The model defines the basic structure and elements of framework that help organizations to build interoperability. Following elements are considered when building interoperable services & components:
  1. Model: For designing new services and reengineering existing ones whenever possible.
  2. Internal Information and Services 
  3. Base Registries: The trusted and authoritative source of information.
  4. Open Data: To help with fair competition, innovation and data driven economy, public sector data is made available in non-discriminatory manner.
  5. Catalogues: To help find reusable sources of information such as services, data, software, data models etc.
  6. External Information Sources and Services: These include external information such as open data and data from international organizations, chambers of commerce, social web applications etc.
  7. Security and Privacy

Layers of Interoperability

  1. Interoperability Governance:  It refers to institutional arrangements, organizational structures, roles and responsibilities, policies, agreements and other aspects of ensuring and monitoring interoperability at national and EU levels
  2. Integrated Public Service Governance: To ensure integration, seamless execution, reuse of services and data, and development of new services
  3. Legal Interoperability: It includes the analysis and synchronization of legislation that regulates the operation of two or more organizations willing to cooperate for delivery of interconnected services and data exchange.
  4. Organizational Interoperability: It involves simplification of goals, processes and involved entities to ensure that organizations agree on business terms and collaboration for mutual benefit.
  5. Semantic Interoperability: This layer aims to ensure the precise meaning of exchanged information is preserved and well-understood.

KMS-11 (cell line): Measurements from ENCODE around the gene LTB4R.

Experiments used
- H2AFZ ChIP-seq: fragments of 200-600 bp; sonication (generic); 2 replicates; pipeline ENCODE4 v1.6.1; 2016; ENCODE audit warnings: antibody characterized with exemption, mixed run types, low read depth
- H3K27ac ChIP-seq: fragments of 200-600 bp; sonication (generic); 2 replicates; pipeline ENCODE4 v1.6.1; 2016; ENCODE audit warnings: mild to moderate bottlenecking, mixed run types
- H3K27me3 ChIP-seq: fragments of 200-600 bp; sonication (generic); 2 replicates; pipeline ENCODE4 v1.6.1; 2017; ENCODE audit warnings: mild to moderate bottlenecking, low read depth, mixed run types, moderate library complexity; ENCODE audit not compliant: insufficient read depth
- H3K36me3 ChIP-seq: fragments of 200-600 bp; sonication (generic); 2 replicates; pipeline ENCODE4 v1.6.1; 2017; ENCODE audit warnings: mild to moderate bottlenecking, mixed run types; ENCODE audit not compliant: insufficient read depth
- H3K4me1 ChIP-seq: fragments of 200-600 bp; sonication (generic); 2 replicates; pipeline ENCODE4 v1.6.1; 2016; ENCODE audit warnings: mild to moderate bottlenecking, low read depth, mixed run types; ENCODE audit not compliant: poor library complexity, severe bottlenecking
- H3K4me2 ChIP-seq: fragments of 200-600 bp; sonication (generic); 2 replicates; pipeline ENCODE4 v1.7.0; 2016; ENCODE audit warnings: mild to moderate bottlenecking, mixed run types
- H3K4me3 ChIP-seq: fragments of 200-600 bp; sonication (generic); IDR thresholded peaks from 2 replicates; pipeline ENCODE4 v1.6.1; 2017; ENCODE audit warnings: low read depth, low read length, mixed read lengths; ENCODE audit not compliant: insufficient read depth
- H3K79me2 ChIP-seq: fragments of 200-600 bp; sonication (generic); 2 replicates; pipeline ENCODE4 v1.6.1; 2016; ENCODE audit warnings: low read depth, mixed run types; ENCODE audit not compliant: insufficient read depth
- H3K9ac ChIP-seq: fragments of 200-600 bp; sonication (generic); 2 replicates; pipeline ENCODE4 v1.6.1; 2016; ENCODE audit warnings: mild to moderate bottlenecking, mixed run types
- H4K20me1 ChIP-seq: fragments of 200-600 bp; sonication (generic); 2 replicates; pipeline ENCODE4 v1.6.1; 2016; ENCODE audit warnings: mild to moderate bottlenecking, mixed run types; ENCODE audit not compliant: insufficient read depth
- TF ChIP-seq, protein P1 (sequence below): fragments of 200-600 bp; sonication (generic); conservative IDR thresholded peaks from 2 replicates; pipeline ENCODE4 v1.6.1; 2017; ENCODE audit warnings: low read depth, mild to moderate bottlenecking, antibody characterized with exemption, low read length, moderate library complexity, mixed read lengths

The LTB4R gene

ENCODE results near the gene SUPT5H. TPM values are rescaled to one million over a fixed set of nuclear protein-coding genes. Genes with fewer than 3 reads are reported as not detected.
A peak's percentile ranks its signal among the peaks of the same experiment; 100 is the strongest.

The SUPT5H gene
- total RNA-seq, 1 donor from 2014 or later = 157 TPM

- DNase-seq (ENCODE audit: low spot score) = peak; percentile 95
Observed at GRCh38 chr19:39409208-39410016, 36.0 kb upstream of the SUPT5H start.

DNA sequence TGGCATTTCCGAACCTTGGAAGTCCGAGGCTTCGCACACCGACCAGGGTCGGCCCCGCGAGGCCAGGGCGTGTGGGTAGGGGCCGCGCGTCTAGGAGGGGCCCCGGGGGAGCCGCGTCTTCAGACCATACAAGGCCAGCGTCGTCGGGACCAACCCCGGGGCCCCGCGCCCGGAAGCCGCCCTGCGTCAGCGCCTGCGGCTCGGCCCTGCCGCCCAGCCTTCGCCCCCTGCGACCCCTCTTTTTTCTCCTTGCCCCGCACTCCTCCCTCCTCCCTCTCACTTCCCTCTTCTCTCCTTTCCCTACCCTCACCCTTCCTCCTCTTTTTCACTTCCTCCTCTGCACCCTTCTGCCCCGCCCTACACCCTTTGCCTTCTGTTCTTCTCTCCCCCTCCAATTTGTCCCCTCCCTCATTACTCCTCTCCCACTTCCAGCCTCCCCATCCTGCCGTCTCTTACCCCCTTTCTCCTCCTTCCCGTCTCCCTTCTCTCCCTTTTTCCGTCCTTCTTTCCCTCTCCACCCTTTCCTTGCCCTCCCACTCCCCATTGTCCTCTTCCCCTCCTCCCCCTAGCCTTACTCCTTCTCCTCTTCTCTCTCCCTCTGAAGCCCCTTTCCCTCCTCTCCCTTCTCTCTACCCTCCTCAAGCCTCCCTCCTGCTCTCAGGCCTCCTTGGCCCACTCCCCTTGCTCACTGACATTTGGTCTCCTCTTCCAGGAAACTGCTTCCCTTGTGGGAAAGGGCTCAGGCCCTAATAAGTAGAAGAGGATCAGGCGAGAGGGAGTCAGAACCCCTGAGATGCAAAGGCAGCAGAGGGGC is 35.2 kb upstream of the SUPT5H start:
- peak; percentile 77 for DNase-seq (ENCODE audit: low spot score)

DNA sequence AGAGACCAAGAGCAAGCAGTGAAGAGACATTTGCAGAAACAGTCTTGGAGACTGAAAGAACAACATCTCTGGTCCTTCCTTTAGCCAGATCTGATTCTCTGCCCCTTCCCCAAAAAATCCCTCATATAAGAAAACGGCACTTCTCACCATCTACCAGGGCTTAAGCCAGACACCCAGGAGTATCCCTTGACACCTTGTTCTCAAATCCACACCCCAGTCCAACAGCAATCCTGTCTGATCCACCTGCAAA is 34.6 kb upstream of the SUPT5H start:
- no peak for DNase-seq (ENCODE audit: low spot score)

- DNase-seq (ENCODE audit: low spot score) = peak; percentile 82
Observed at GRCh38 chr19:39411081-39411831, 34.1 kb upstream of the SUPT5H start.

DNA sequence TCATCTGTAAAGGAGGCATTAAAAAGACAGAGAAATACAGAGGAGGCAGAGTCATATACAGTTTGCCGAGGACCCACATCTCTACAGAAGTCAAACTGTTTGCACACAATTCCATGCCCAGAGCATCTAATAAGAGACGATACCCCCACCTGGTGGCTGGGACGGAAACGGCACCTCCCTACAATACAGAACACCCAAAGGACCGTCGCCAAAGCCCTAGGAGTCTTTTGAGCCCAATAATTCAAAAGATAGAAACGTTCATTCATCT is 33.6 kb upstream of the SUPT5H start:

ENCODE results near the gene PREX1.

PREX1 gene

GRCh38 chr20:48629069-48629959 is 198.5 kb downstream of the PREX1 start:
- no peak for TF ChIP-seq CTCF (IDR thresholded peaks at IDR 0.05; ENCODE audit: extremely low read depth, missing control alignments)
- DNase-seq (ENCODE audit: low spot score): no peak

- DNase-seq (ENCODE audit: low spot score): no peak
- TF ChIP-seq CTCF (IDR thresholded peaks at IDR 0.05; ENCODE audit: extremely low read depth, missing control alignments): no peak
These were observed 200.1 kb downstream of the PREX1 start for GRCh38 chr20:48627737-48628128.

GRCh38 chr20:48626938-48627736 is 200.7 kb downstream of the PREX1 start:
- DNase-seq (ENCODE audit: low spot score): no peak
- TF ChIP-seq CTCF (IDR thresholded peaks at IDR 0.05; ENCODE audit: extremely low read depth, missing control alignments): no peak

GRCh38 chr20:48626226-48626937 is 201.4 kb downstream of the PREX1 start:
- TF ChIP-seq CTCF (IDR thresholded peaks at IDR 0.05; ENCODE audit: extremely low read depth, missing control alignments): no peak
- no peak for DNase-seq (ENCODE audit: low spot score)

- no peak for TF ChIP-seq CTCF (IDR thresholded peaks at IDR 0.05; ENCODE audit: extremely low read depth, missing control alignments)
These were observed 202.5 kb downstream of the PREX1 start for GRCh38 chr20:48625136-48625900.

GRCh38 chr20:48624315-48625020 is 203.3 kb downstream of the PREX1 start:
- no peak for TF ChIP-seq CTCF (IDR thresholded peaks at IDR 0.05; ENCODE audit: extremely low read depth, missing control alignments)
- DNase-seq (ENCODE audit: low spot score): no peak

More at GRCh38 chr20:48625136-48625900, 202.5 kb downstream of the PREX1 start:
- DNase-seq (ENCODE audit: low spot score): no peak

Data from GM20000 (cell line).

6. Technical Interoperability: In this layer all the technical aspects linking computer systems and services are defined.

Principles of Interoperability

There are 12 underlying principles identified in EIF 2.0.
SI Principle Description
Subsidiarity and Proportionality
Take only those actions that are important, effective and in line with Treatise.
It mainly relates to data specification and software
Ensure visibility in rules, administration and processes, citizen data protection.
In reference to software components, API, Standards etc.
Technological Neutrality and Data Portability
This principle guides design thinking approach and constant communication with users.
Inclusion and Accessibility
Enabling everyone including disadvantaged people to take advantage of public services.
Security and Privacy
Services should be available in language of end users
Administrative Simplification
Reducing administrative burden and multiple hops of request by process simplification.
Preservation of Information
To guarantee secure access and long term preservation of electronic records.
Assessment of effectiveness and efficiency
Monitoring at various levels such as ROI, TCO, Level of Flexibility, reduction in administrative burden, user satisfaction etc.

Further Readings